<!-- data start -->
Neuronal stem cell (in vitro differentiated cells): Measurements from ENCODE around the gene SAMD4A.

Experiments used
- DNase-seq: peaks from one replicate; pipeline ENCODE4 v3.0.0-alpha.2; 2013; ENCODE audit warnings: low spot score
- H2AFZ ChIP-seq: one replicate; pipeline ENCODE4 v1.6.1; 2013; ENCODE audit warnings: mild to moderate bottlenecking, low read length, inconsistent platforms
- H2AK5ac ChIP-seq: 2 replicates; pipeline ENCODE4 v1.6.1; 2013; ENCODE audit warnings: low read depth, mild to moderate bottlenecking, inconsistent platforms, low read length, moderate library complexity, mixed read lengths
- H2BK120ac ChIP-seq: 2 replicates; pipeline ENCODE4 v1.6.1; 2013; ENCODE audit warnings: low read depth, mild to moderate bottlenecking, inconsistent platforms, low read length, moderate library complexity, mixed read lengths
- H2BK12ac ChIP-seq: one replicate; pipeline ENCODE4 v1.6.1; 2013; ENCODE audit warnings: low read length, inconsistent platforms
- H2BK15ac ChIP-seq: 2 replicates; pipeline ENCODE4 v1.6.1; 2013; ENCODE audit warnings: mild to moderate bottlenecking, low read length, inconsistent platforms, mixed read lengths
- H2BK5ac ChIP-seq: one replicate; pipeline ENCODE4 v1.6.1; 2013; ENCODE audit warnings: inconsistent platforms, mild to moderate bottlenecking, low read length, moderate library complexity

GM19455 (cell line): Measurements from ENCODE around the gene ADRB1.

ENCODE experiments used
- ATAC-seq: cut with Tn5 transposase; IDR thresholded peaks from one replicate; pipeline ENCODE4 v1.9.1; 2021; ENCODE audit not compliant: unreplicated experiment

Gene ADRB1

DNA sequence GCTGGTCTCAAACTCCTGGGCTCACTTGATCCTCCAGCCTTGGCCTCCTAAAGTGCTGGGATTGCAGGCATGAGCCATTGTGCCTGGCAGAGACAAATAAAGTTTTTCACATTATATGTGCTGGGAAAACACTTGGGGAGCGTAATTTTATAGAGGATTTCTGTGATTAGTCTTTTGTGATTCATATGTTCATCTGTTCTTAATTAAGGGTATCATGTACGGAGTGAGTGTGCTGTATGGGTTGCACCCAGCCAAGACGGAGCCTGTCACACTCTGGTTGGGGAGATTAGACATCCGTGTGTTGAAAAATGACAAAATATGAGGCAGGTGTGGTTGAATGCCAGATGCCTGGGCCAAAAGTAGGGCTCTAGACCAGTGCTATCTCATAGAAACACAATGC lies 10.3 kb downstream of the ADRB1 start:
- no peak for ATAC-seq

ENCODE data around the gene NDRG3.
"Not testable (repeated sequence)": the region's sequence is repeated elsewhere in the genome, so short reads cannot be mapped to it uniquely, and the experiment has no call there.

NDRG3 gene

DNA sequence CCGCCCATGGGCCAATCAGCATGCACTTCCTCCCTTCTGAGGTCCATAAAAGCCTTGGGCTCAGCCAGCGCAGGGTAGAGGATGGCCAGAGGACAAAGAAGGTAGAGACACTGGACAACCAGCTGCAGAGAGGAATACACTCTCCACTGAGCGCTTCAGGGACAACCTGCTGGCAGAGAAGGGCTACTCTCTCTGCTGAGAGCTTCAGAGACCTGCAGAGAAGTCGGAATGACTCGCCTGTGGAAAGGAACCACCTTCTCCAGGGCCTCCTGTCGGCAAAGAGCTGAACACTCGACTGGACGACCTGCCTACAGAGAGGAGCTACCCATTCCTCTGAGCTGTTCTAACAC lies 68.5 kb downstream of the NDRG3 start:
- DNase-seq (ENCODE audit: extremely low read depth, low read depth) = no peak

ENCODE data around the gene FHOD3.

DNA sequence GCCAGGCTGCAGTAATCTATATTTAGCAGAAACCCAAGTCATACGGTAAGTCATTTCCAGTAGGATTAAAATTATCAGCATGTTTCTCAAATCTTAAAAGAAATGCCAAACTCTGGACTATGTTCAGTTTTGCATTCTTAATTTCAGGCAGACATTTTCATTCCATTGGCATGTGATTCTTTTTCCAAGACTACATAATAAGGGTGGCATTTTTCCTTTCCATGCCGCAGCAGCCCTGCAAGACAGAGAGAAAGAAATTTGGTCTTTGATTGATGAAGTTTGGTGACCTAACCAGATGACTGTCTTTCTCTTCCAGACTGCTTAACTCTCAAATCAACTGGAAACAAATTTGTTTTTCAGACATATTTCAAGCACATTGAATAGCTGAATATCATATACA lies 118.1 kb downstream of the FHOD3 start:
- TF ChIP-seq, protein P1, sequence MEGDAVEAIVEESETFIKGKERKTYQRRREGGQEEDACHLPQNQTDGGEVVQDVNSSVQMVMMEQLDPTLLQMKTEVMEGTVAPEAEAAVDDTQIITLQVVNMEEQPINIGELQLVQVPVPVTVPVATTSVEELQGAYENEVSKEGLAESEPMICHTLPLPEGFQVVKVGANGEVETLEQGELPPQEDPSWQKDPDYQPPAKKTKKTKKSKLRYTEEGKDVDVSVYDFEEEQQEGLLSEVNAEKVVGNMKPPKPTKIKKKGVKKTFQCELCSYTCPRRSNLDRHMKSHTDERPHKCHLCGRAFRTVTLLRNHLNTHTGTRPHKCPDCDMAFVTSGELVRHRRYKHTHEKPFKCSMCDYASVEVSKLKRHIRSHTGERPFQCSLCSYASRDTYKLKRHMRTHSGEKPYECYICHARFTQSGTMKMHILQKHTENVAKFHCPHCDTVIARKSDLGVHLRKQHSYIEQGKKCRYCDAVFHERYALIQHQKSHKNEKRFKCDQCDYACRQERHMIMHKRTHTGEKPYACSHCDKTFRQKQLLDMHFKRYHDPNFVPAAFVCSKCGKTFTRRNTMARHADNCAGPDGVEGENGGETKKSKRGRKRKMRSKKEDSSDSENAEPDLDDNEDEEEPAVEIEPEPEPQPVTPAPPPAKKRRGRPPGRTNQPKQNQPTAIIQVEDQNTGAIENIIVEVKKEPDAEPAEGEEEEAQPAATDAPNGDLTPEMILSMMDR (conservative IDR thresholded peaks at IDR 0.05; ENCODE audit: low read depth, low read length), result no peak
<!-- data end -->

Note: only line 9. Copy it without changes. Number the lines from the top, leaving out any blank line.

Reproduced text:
- H2BK5ac ChIP-seq: one replicate; pipeline ENCODE4 v1.6.1; 2013; ENCODE audit warnings: inconsistent platforms, mild to moderate bottlenecking, low read length, moderate library complexity